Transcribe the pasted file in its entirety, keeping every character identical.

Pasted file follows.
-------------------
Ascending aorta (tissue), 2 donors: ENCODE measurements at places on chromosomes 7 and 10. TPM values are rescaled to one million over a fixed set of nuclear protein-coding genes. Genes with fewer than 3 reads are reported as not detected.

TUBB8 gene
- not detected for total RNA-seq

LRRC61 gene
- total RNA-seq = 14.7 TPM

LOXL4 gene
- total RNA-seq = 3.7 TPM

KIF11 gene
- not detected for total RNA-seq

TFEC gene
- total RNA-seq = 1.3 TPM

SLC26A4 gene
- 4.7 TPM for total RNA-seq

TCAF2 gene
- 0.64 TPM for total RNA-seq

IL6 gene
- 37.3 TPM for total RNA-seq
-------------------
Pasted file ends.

Ascending aorta (tissue), 2 donors: ENCODE measurements at places on chromosomes 7 and 10. TPM values are rescaled to one million over a fixed set of nuclear protein-coding genes. Genes with fewer than 3 reads are reported as not detected.

TUBB8 gene
- not detected for total RNA-seq

LRRC61 gene
- total RNA-seq = 14.7 TPM

LOXL4 gene
- total RNA-seq = 3.7 TPM

KIF11 gene
- not detected for total RNA-seq

TFEC gene
- total RNA-seq = 1.3 TPM

SLC26A4 gene
- 4.7 TPM for total RNA-seq

TCAF2 gene
- 0.64 TPM for total RNA-seq

IL6 gene
- 37.3 TPM for total RNA-seq